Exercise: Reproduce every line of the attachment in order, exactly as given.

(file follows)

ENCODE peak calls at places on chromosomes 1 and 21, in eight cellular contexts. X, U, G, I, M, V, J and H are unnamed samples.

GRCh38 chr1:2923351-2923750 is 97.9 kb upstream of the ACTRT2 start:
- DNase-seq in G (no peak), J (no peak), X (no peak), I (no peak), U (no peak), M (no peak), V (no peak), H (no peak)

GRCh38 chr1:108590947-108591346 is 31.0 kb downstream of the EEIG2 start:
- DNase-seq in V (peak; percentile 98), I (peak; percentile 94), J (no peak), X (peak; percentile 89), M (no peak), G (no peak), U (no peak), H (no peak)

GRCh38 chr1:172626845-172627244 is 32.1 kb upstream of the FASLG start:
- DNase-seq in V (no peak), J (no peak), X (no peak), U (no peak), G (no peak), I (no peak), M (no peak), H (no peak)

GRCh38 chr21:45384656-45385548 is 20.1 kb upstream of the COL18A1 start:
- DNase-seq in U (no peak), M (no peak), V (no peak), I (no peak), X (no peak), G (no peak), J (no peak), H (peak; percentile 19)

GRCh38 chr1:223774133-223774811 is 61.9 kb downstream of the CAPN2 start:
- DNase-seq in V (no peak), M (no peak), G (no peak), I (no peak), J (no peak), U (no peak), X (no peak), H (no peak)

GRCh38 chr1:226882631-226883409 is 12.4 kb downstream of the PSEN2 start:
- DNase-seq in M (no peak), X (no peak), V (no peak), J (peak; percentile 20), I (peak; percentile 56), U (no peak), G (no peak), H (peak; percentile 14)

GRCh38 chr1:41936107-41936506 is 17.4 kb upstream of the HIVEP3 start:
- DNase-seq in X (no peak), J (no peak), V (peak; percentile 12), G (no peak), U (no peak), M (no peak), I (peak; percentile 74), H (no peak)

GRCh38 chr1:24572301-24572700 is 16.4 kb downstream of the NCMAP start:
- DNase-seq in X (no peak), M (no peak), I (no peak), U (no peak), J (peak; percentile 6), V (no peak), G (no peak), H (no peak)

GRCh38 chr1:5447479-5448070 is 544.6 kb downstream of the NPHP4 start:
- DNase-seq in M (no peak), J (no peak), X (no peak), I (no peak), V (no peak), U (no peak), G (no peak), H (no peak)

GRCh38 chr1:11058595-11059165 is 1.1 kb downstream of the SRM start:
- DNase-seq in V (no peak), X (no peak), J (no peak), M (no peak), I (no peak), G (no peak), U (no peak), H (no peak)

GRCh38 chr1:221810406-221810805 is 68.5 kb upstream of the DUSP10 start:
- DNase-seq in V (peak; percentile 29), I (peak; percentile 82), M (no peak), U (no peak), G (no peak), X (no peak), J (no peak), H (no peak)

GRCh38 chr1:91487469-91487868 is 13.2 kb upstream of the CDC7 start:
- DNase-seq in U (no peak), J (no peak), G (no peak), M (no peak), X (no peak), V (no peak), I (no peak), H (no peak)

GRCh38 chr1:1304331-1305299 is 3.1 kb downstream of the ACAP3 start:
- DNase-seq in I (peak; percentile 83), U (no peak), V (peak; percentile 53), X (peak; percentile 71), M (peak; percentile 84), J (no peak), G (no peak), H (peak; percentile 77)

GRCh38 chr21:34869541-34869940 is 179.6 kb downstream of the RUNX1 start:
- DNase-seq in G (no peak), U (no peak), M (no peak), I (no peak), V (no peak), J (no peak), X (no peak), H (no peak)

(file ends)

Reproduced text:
ENCODE peak calls at places on chromosomes 1 and 21, in eight cellular contexts. X, U, G, I, M, V, J and H are unnamed samples.

GRCh38 chr1:2923351-2923750 is 97.9 kb upstream of the ACTRT2 start:
- DNase-seq in G (no peak), J (no peak), X (no peak), I (no peak), U (no peak), M (no peak), V (no peak), H (no peak)

GRCh38 chr1:108590947-108591346 is 31.0 kb downstream of the EEIG2 start:
- DNase-seq in V (peak; percentile 98), I (peak; percentile 94), J (no peak), X (peak; percentile 89), M (no peak), G (no peak), U (no peak), H (no peak)

GRCh38 chr1:172626845-172627244 is 32.1 kb upstream of the FASLG start:
- DNase-seq in V (no peak), J (no peak), X (no peak), U (no peak), G (no peak), I (no peak), M (no peak), H (no peak)

GRCh38 chr21:45384656-45385548 is 20.1 kb upstream of the COL18A1 start:
- DNase-seq in U (no peak), M (no peak), V (no peak), I (no peak), X (no peak), G (no peak), J (no peak), H (peak; percentile 19)

GRCh38 chr1:223774133-223774811 is 61.9 kb downstream of the CAPN2 start:
- DNase-seq in V (no peak), M (no peak), G (no peak), I (no peak), J (no peak), U (no peak), X (no peak), H (no peak)

GRCh38 chr1:226882631-226883409 is 12.4 kb downstream of the PSEN2 start:
- DNase-seq in M (no peak), X (no peak), V (no peak), J (peak; percentile 20), I (peak; percentile 56), U (no peak), G (no peak), H (peak; percentile 14)

GRCh38 chr1:41936107-41936506 is 17.4 kb upstream of the HIVEP3 start:
- DNase-seq in X (no peak), J (no peak), V (peak; percentile 12), G (no peak), U (no peak), M (no peak), I (peak; percentile 74), H (no peak)

GRCh38 chr1:24572301-24572700 is 16.4 kb downstream of the NCMAP start:
- DNase-seq in X (no peak), M (no peak), I (no peak), U (no peak), J (peak; percentile 6), V (no peak), G (no peak), H (no peak)

GRCh38 chr1:5447479-5448070 is 544.6 kb downstream of the NPHP4 start:
- DNase-seq in M (no peak), J (no peak), X (no peak), I (no peak), V (no peak), U (no peak), G (no peak), H (no peak)

GRCh38 chr1:11058595-11059165 is 1.1 kb downstream of the SRM start:
- DNase-seq in V (no peak), X (no peak), J (no peak), M (no peak), I (no peak), G (no peak), U (no peak), H (no peak)

GRCh38 chr1:221810406-221810805 is 68.5 kb upstream of the DUSP10 start:
- DNase-seq in V (peak; percentile 29), I (peak; percentile 82), M (no peak), U (no peak), G (no peak), X (no peak), J (no peak), H (no peak)

GRCh38 chr1:91487469-91487868 is 13.2 kb upstream of the CDC7 start:
- DNase-seq in U (no peak), J (no peak), G (no peak), M (no peak), X (no peak), V (no peak), I (no peak), H (no peak)

GRCh38 chr1:1304331-1305299 is 3.1 kb downstream of the ACAP3 start:
- DNase-seq in I (peak; percentile 83), U (no peak), V (peak; percentile 53), X (peak; percentile 71), M (peak; percentile 84), J (no peak), G (no peak), H (peak; percentile 77)

GRCh38 chr21:34869541-34869940 is 179.6 kb downstream of the RUNX1 start:
- DNase-seq in G (no peak), U (no peak), M (no peak), I (no peak), V (no peak), J (no peak), X (no peak), H (no peak)